Tags

Type your tag names separated by a space and hit enter

Bone loss associated with anorexia nervosa.
Joint Bone Spine 2005; 72(6):489-95JB

Abstract

The objective of this study was to evaluate the epidemiology, diagnosis, pathophysiology, and treatment of bone loss related to anorexia nervosa. Earlier onset and longer duration of anorexia nervosa are associated with more severe bone loss. Osteoporosis develops in 38-50% of cases. Bone mineral density measurement by dual-energy X-ray absorptiometry is useful for assessing bone mass, and bone marker assays provide information on bone turnover. Bone loss in anorexia nervosa is probably multifactorial. Estrogen deficiency was long felt to be the major factor. However, in contrast to postmenopausal osteoporosis, bone loss associated with anorexia nervosa is related mainly to inadequate bone formation, with only a slight increase in bone resorption. This suggests a role for nutritional factors, such as disturbances in the growth hormone-somatomedin C axis (GH/IGF-I) related to malnutrition. The best treatment strategy for correcting bone mass in patients with anorexia nervosa is not agreed on. Resumption of menstrual cycles and weight gain seem necessary but not always sufficient. Studies found no benefits with estrogen therapy, but this was usually given as estrogen-progestin contraceptives. No vast studies evaluating hormone replacement therapy have been reported. Bone formation enhancers such as IGF-I seem to provide the best results, most notably when used in combination with estrogens. This suggests that complex treatment strategies combining bone formation enhancers and bone resorption inhibitors may deserve evaluation.

Authors+Show Affiliations

Service de Rhumatologie, CHRU Lille, Hôpital Roger Salengro, 59037 Lille cedex, France. i-legroux@chru-lille.frNo affiliation info availableNo affiliation info availableNo affiliation info available

Pub Type(s)

Journal Article
Review

Language

eng

PubMed ID

16242373

Citation

Legroux-Gerot, Isabelle, et al. "Bone Loss Associated With Anorexia Nervosa." Joint, Bone, Spine : Revue Du Rhumatisme, vol. 72, no. 6, 2005, pp. 489-95.
Legroux-Gerot I, Vignau J, Collier F, et al. Bone loss associated with anorexia nervosa. Joint Bone Spine. 2005;72(6):489-95.
Legroux-Gerot, I., Vignau, J., Collier, F., & Cortet, B. (2005). Bone loss associated with anorexia nervosa. Joint, Bone, Spine : Revue Du Rhumatisme, 72(6), pp. 489-95.
Legroux-Gerot I, et al. Bone Loss Associated With Anorexia Nervosa. Joint Bone Spine. 2005;72(6):489-95. PubMed PMID: 16242373.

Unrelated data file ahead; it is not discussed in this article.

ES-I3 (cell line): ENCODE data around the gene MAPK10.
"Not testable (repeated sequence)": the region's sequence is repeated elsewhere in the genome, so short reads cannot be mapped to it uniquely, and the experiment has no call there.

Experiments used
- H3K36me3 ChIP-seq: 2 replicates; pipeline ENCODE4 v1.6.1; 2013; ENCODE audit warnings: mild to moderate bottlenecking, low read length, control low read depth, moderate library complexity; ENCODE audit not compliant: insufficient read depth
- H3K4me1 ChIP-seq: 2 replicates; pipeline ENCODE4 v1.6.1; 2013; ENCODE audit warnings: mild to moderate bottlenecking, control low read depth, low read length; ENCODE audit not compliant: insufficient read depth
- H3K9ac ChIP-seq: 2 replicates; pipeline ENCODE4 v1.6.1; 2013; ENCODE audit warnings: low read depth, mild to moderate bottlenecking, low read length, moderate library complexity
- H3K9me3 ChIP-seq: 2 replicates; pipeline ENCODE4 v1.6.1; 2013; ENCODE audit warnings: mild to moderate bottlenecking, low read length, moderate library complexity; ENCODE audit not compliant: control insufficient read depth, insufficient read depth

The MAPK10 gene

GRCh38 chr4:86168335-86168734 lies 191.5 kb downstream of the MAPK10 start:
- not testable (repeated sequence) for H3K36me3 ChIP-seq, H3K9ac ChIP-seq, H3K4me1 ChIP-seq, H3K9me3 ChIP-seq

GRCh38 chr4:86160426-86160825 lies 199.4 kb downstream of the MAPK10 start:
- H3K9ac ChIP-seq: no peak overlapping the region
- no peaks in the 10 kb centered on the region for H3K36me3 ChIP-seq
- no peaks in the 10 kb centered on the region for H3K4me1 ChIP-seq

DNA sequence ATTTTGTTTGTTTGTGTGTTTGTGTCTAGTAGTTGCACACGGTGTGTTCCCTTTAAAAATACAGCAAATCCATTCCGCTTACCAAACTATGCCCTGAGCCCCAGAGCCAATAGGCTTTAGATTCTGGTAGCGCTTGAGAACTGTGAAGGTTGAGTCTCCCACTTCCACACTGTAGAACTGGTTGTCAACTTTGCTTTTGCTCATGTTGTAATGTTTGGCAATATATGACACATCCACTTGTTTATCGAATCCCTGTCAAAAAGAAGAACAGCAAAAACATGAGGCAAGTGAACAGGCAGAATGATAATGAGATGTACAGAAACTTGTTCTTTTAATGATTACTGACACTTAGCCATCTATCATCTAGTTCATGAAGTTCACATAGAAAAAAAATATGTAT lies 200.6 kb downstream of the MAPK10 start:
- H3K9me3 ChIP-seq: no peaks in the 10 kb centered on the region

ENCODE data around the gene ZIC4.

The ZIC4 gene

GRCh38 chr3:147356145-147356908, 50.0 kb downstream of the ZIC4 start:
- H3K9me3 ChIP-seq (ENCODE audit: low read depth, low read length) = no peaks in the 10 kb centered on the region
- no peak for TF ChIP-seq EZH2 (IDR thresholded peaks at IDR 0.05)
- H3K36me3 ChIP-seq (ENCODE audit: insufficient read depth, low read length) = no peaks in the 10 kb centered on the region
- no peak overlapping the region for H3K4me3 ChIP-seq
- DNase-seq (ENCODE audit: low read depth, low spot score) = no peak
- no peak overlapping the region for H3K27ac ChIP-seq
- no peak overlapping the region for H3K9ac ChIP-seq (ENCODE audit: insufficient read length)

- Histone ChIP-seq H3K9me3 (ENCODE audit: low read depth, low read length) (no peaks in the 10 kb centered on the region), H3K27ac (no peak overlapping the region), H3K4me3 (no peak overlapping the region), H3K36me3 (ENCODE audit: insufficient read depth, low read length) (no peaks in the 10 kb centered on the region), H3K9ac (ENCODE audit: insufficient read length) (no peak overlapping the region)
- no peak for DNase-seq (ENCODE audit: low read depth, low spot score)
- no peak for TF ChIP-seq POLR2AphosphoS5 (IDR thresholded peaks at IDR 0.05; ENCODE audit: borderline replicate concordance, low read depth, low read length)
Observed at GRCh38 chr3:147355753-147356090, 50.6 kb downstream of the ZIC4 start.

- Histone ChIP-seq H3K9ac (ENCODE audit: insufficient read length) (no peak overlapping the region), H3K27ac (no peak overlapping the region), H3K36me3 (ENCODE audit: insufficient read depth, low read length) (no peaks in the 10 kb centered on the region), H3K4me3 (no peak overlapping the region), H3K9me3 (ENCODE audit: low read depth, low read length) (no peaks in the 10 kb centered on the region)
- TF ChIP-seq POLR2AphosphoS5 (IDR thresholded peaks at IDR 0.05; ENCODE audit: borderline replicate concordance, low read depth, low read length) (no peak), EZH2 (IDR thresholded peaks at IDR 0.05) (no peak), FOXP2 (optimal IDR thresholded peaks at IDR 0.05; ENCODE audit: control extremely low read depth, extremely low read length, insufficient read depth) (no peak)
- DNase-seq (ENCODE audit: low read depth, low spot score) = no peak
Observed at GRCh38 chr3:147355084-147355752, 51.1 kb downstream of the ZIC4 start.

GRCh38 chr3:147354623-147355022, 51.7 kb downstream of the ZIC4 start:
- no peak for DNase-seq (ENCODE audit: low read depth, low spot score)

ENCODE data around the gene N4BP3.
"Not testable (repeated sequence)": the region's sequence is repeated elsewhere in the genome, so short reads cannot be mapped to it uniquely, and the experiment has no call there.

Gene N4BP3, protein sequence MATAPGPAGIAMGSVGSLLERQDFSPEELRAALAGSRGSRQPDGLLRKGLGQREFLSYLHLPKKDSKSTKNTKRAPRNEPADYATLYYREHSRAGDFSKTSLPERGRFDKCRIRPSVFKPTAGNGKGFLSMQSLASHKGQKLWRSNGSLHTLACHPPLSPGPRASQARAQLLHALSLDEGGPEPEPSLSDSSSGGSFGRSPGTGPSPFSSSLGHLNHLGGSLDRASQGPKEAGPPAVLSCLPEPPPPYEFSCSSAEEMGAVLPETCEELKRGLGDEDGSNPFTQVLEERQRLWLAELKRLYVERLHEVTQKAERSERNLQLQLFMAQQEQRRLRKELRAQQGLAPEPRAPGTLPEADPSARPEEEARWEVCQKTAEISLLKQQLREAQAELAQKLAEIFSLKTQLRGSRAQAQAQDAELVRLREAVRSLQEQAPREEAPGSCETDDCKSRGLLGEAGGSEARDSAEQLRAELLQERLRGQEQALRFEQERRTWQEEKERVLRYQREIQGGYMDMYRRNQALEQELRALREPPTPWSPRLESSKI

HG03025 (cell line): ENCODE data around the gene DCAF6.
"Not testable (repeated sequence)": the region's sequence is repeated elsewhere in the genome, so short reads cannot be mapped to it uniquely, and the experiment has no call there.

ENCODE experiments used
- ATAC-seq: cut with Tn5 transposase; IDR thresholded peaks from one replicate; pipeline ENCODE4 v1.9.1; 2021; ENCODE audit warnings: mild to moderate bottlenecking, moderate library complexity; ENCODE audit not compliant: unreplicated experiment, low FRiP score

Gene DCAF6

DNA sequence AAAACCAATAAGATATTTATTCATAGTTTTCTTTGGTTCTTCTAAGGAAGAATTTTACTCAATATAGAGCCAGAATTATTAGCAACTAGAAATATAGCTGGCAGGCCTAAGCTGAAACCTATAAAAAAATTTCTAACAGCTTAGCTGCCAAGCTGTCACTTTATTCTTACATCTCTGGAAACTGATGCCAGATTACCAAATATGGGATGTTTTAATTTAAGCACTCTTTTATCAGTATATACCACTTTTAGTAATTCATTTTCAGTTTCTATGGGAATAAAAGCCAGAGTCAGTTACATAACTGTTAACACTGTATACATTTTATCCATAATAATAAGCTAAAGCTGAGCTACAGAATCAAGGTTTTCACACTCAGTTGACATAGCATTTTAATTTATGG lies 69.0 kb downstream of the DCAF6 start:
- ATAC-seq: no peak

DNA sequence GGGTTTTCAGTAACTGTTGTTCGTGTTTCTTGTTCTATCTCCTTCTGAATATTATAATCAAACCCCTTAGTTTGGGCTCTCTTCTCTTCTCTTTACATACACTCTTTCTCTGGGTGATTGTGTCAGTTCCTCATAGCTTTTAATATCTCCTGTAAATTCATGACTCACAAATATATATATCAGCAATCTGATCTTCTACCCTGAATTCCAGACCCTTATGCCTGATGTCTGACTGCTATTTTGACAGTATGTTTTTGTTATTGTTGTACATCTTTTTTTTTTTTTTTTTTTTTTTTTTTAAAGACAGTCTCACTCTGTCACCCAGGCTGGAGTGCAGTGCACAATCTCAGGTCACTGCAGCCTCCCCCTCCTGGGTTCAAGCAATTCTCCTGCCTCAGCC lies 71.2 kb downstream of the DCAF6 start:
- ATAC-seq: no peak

* Article titles in AMA citation format should be in sentence-case
TY - JOUR T1 - Bone loss associated with anorexia nervosa. AU - Legroux-Gerot,Isabelle, AU - Vignau,Jean, AU - Collier,Francis, AU - Cortet,Bernard, PY - 2004/02/02/received PY - 2004/07/15/accepted PY - 2005/10/26/pubmed PY - 2006/4/15/medline PY - 2005/10/26/entrez SP - 489 EP - 95 JF - Joint, bone, spine : revue du rhumatisme JO - Joint Bone Spine VL - 72 IS - 6 N2 - The objective of this study was to evaluate the epidemiology, diagnosis, pathophysiology, and treatment of bone loss related to anorexia nervosa. Earlier onset and longer duration of anorexia nervosa are associated with more severe bone loss. Osteoporosis develops in 38-50% of cases. Bone mineral density measurement by dual-energy X-ray absorptiometry is useful for assessing bone mass, and bone marker assays provide information on bone turnover. Bone loss in anorexia nervosa is probably multifactorial. Estrogen deficiency was long felt to be the major factor. However, in contrast to postmenopausal osteoporosis, bone loss associated with anorexia nervosa is related mainly to inadequate bone formation, with only a slight increase in bone resorption. This suggests a role for nutritional factors, such as disturbances in the growth hormone-somatomedin C axis (GH/IGF-I) related to malnutrition. The best treatment strategy for correcting bone mass in patients with anorexia nervosa is not agreed on. Resumption of menstrual cycles and weight gain seem necessary but not always sufficient. Studies found no benefits with estrogen therapy, but this was usually given as estrogen-progestin contraceptives. No vast studies evaluating hormone replacement therapy have been reported. Bone formation enhancers such as IGF-I seem to provide the best results, most notably when used in combination with estrogens. This suggests that complex treatment strategies combining bone formation enhancers and bone resorption inhibitors may deserve evaluation. SN - 1297-319X UR - https://www.unboundmedicine.com/medline/citation/16242373/Bone_loss_associated_with_anorexia_nervosa_ L2 - https://linkinghub.elsevier.com/retrieve/pii/S1297-319X(04)00175-7 DB - PRIME DP - Unbound Medicine ER -